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Geopolitics

As Iran Protests Spread, Regime Is Busy Clinging To Power

Facing resurgent protests in several provinces, Iran's clerical regime now relies on two defenses: brute force and Western appeasement. But its days may be numbered as younger Iranians are increasingly emboldened to demand a different future.

​A man repairs a carpet in Tehran

A man repairs a carpet in Tehran, Iran

Elahe Boghrat

-Editorial-

Governing ordinarily consists of assuring the security and welfare of a population or nation, within a state or territory. Take away one element from that equation and the government in question begins to move toward failure, defeat, and perhaps its downfall.


Not every government that is toppled has necessarily failed, however, and other reasons may be at play. But a regime that cannot assure the people's basic welfare, and thus loses legitimacy, is condemned to be overthrown, in spite of the repression that may keep it in power a few years longer.

\u200bPhoto of Iranian President Ebrahim Raisi shakes hand with Syrian President Bashar Al-Assad in the capital Tehran

President Ebrahim Raisi shaking hands with Syrian President Bashar Al-Assad in Tehran

Iranian Presidency/ZUMA

Interests in Syria and Gaza

The Islamic Republic of Iran was in this failed state from the start. Inefficacy was intrinsic to it since its inception in 1979 and in this case, you couldn't claim it gradually lost efficacy in a process of decline. Iranian society has meanwhile paid the cost of an essential dysfunctionality the regime couldn't whitewash with vapid slogans like Reconstruction, Reforms, Justice and the like.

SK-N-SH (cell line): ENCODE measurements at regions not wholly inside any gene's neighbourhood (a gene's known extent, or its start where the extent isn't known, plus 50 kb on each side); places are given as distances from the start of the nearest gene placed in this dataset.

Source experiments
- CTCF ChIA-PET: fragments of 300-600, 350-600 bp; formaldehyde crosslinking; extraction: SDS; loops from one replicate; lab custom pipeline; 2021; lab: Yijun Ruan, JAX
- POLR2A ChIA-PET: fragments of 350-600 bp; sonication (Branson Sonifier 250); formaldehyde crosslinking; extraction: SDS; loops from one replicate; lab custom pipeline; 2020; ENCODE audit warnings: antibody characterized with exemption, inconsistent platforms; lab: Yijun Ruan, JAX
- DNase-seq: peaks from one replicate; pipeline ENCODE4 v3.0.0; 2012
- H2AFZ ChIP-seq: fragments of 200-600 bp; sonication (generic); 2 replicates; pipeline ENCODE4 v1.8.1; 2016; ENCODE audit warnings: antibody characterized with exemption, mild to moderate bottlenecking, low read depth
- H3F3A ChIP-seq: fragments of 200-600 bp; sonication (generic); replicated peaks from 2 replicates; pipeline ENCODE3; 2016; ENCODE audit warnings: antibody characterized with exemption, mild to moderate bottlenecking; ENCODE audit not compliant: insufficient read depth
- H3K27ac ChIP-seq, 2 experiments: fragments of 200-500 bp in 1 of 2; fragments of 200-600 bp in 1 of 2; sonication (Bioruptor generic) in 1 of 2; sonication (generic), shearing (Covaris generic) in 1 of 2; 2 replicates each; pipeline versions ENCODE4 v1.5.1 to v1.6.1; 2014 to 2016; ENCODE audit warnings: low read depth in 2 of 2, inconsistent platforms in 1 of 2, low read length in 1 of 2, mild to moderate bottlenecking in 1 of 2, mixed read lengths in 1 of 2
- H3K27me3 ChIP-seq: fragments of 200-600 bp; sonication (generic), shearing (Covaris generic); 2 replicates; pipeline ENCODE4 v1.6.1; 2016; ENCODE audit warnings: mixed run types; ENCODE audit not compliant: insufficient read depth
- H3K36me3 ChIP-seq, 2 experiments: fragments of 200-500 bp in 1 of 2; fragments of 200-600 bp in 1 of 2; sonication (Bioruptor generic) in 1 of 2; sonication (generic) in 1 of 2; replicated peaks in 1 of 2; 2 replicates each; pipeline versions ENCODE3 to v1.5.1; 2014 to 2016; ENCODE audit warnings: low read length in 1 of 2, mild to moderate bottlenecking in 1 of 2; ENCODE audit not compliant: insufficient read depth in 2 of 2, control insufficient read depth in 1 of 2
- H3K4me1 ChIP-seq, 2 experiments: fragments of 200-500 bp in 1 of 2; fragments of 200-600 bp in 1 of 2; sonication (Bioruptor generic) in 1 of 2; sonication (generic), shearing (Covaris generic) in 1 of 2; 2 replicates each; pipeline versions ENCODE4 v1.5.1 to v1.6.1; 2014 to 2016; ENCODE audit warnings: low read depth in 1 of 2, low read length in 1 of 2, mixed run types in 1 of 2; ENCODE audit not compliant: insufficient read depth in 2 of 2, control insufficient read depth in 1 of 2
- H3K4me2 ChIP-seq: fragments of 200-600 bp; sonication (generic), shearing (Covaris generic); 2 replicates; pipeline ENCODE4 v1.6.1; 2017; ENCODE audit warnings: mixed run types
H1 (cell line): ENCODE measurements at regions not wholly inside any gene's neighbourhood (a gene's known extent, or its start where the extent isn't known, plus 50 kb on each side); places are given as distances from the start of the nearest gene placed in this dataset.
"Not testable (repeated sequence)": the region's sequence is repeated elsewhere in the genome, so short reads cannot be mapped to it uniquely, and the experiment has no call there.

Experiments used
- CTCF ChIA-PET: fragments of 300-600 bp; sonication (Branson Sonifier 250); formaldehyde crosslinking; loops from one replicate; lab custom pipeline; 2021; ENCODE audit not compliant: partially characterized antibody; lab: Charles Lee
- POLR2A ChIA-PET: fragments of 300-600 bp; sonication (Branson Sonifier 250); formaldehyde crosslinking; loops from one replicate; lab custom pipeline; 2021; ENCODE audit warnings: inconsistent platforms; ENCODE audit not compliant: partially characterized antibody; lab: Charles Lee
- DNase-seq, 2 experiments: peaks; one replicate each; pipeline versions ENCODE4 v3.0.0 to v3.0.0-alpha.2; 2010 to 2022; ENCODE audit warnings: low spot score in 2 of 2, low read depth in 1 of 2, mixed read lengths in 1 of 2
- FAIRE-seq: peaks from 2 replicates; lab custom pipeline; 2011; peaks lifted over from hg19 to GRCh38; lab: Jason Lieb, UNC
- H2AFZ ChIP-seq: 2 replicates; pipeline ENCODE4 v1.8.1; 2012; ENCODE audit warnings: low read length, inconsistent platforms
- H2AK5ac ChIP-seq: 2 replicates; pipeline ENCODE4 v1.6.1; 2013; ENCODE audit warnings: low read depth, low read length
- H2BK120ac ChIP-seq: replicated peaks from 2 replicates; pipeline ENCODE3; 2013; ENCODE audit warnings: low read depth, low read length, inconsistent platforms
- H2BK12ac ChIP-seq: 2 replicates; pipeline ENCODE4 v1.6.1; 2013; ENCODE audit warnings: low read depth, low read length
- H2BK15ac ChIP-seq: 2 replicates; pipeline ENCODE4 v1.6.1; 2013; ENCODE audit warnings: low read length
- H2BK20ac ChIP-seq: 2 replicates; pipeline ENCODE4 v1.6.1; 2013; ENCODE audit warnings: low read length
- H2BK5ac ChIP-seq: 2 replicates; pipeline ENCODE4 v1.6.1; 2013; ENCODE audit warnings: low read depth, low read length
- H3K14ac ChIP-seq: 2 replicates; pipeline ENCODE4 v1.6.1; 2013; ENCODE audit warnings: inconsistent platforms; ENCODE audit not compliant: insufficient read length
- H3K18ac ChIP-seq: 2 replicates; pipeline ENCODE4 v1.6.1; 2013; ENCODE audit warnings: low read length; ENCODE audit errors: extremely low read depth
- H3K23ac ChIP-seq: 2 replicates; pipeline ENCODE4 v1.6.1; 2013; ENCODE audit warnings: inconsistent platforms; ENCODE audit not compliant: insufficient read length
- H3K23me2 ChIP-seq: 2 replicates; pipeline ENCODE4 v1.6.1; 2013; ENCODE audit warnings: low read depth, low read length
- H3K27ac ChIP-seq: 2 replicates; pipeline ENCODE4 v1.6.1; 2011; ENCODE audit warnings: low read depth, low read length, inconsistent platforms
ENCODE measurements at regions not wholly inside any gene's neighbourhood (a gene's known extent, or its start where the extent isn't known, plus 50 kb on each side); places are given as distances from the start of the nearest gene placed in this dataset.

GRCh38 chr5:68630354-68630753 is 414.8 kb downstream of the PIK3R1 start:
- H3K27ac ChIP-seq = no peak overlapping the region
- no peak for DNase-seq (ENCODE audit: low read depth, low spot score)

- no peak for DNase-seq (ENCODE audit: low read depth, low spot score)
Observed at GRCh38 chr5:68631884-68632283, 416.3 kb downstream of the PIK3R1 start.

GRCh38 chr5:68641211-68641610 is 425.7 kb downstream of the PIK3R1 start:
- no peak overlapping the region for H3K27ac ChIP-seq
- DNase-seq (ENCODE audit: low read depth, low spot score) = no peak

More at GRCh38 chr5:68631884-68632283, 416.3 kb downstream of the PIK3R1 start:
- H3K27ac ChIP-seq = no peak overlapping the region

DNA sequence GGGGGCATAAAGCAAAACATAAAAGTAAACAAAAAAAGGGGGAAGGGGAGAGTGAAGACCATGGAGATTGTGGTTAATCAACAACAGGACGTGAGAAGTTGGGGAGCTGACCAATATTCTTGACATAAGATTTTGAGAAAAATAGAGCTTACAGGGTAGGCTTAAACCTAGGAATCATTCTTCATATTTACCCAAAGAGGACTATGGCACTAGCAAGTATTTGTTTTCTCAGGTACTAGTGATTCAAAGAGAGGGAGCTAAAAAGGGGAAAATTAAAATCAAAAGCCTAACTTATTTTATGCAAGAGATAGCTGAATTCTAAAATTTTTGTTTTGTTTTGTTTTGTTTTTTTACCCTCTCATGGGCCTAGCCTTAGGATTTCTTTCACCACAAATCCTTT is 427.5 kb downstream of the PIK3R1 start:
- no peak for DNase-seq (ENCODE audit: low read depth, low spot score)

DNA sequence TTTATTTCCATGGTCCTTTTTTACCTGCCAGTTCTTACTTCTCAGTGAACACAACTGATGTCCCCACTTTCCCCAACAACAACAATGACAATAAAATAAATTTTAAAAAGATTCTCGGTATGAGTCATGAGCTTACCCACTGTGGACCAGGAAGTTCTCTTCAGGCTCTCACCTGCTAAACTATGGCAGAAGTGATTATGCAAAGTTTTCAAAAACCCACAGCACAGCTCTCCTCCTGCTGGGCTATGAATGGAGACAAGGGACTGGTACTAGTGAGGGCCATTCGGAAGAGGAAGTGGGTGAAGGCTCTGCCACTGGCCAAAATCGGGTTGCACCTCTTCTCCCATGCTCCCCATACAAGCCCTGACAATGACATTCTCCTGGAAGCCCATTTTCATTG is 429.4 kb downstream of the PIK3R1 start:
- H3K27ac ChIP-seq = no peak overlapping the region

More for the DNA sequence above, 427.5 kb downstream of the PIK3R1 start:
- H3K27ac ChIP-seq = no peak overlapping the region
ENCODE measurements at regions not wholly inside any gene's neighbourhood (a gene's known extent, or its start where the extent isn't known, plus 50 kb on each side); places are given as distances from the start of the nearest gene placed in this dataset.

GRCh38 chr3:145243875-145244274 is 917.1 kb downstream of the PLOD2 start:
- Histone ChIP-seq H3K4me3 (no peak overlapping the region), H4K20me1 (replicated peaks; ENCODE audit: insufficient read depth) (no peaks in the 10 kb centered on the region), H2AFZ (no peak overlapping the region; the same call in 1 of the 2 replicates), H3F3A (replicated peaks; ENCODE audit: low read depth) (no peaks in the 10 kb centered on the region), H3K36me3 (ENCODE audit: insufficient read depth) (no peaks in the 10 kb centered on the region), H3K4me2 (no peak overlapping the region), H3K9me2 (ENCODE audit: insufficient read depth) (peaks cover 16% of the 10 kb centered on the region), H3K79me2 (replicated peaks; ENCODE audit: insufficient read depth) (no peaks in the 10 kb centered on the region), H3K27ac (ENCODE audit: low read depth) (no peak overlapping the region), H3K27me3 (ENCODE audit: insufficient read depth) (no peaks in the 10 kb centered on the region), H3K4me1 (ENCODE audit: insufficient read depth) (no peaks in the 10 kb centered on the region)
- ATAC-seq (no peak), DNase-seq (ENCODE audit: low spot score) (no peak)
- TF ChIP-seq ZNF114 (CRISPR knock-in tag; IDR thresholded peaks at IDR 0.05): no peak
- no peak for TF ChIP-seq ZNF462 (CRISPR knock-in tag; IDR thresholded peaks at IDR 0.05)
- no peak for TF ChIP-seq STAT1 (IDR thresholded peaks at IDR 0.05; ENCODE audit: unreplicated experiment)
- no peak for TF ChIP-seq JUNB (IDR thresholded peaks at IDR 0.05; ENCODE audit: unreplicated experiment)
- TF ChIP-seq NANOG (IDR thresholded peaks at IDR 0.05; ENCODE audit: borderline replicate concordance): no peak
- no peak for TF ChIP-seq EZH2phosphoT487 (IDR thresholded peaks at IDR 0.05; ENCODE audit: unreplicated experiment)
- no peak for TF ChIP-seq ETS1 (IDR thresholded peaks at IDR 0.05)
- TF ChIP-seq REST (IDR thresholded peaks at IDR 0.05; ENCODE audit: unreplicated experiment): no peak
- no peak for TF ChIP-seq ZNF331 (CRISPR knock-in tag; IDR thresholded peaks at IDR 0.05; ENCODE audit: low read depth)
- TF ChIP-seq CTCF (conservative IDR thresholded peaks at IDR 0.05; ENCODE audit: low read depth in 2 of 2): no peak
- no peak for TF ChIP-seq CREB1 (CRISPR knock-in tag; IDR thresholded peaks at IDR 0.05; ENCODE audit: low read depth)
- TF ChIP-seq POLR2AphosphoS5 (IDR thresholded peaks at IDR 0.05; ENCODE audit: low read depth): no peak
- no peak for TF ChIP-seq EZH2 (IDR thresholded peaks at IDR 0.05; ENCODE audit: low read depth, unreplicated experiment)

For the Islamic Republic, the country as "homeland" does not exist.


For the current powers in Tehran, the country as "homeland" does not exist. It has shown it is more concerned with saving Syria and Gaza than the parched province of Khuzestan or other parts of Iran. And the people in its field of vision are not Iranians, but the Islamic "community" or ummah. This community, it believes, needs religious leaders whose security may be assured at the cost of the blood of common folk if need be.

The regime is an entrenched, medieval structure that has barely evolved. Even its propaganda has failed, as the declining number of its partisans indicates. Its only defenses now are the threat of violence, hanging over Iranians like a sword of Damocles, and Western appeasement.

But Iranians increasingly are shedding their fear of the repressive state, and their recurring protests might even embolden the West to take their side for a change.

Experience has led younger generations in Iran to rectify their forefathers. With evident signs of dogged and growing support for the Pahlavis, the country's exiled princes, Iranians want an end to 40 years of turmoil and instead, a future of prosperity alongside their neighbors and other nations.

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Geopolitics

North Korea And Nukes: Why The World Is Obliged To Try To Negotiate

How to handle a nuclear armed pariah state is not a simple question.

North Korea And Nukes: Why The World Is Obliged To Try To Negotiate

North Korea's missile launch during a news program at the Yongsan Railway Station in Seoul

Alexander Gillespie

The recent claim by Kim Jong Un that North Korea plans to develop the world’s most powerful nuclear force may well have been more bravado than credible threat. But that doesn’t mean it can be ignored.

The best guess is that North Korea now has sufficient fissile material to build 45 to 55 nuclear weapons, three decades after beginning its program. The warheads would mostly have yields of around 10 to 20 kilotons, similar to the 15 kiloton bomb that destroyed Hiroshima in 1945.

But North Korea has the capacity to make devices ten times bigger. Its missile delivery systems are also advancing in leaps and bounds. The technological advance is matched in rhetoric and increasingly reckless acts, including test-firing missiles over Japan in violation of all international norms, provoking terror and risking accidental war.

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